This article is part of State of Health, a series about how Michigan communities are rising to address health challenges. It is made possible with funding from the Michigan Health Endowment Fund.
Since it was piloted in Jackson County in 2017, the state of Michigan's Handle With Care
program has helped schools provide compassionate care to thousands of children identified by law enforcement as having experienced a traumatic event.
"If an officer feels a child was exposed to something that could potentially be traumatic to them or have some impact on them at school the next day, we encourage them to fill out the form," says Jackson Police Department
and Fire Services
Director Elmer Hitt. The Jackson Police Department has provided 1,008 Handle With Care referrals. "It could be a domestic violence incident, a traffic crash, a house fire, something really significant like a shooting incident, or just a natural death in the home."
When a law enforcement officer encounters a child during a call, the officer lets the child's school know to handle the child with care. The officer does not share the details of the call, only the child's name. Because school staff and teachers know that a child has experienced a trauma of some kind, the Handle With Care referral helps them prepare to support the child, understand possible behavior changes, and provide the help needed to ensure the child's academic success does not suffer.
"The point is to tell schools, 'Hey, something happened in this child's life that could have an impact on school,' so schools can be mindful of that and potentially take steps to help the child in school, if they need it," Hitt says. "It's really something very simple that law enforcement can do. Ultimately, the goal is to make school more successful for kids."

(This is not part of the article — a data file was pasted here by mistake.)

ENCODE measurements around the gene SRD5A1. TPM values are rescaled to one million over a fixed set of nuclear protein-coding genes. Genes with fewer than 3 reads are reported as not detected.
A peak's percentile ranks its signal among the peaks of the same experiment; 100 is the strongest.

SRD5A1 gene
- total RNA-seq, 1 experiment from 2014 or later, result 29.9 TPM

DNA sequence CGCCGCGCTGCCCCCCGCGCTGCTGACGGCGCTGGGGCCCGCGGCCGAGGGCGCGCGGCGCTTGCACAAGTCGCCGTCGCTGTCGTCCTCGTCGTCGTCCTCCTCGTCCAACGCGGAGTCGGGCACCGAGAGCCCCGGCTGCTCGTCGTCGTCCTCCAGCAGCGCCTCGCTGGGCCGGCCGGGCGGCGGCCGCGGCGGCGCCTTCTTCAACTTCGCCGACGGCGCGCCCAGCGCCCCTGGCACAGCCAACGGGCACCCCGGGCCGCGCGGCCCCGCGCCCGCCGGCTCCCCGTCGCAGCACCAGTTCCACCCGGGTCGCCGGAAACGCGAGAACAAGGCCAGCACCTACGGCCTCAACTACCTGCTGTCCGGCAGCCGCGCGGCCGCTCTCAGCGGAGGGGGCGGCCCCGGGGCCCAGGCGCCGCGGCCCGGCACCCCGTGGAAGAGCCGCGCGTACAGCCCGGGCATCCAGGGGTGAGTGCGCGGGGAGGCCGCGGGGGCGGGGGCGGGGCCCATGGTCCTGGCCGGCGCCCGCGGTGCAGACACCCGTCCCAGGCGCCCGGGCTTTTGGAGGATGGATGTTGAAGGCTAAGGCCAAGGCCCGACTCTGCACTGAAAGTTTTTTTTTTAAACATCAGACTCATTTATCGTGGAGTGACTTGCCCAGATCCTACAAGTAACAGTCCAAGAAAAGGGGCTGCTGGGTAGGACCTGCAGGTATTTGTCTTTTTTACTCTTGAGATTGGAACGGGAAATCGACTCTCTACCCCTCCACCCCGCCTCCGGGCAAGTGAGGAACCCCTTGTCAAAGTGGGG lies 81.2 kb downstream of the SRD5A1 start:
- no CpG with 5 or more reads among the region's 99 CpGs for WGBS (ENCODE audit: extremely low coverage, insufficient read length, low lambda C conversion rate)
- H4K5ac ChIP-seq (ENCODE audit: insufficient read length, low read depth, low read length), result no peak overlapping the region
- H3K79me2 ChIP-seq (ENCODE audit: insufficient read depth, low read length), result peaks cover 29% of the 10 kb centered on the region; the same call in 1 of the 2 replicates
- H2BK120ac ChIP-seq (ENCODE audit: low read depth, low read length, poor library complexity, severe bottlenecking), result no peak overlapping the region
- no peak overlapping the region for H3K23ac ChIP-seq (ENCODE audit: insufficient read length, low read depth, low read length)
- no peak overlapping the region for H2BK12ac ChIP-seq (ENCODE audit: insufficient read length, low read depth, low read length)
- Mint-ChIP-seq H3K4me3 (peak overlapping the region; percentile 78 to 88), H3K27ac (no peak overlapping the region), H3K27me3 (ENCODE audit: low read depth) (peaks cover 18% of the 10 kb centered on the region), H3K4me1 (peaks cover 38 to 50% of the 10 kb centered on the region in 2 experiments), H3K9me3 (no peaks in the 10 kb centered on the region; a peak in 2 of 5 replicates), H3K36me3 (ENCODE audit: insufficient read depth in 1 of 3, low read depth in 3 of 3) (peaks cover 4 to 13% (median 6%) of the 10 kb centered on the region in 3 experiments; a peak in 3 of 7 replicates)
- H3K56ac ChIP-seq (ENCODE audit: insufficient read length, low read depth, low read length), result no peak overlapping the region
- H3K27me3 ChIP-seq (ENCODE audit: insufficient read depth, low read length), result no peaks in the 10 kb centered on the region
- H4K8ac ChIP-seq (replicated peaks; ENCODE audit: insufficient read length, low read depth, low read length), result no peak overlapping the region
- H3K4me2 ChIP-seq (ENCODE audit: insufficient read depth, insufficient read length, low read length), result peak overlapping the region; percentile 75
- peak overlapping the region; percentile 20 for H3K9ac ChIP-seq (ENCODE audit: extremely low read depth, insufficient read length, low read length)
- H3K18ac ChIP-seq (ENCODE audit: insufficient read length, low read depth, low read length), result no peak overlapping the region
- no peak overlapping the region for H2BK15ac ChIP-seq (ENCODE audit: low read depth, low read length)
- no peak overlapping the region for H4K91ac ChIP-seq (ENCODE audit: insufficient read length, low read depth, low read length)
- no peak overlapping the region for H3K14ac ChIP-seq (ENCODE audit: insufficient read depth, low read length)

Handle With Care also encourages law enforcement to build positive relationships with students through classroom visits, stopping by during lunch, and conversations with students to help build positive relationships and perceptions of police.
"We have a more increased focus on our officers regularly getting into schools and visiting and interacting with kids," Hitt says.
Jackson, Washtenaw, and Eaton counties show the way
Michigan's Handle With Care program was modeled after and with assistance from the West Virginia Defending Childhood Initiative
. Other organizations that helped develop the initial program are the Massachusetts Advocates for Children: Trauma and Learning Policy Initiative, Harvard Law School, and the Task Force on Children Affected by Domestic Violence.
"When I first read an article about Handle With Care, I couldn't stop thinking about whether we could do it here in Michigan," says Zoe Lyons, Michigan Department of Health and Human Services' (MDHHS) Jackson County director. "When I shared it with people in Jackson, our chiefs of police and our superintendents, they all were like, 'We have to do this.'"
Since the 2017 pilot in Jackson County and similar success in Eaton
and Washtenaw counties, the
MDHHS has implemented Handle With Care in 49 of Michigan's 83 counties, with hopes of including all of them.
Since the Washtenaw Intermediate School District
(WISD) launched its Handle With Care
program in February 2018, schools in the district have received 2,743 Handle With Care referrals for 4,135 children. (Each referral can include up to four children impacted by the same traumatic event.)
"It's really just a heads up for school staff," says Shannon Novara, WISD program manager of community and school partnerships. "We asked teachers to be extra aware of the student's behavior and really look for signs that they might need extra support — signs like crying, anger, or withdrawal. If the student is exhibiting changes [in behavior] that prohibit them from regular school activities or impact other students, then we refer them to a school counselor or social worker."
When a child receives a Handle With Care referral, teachers and staff are advised not to ask the student what happened. The school does not call the student's home.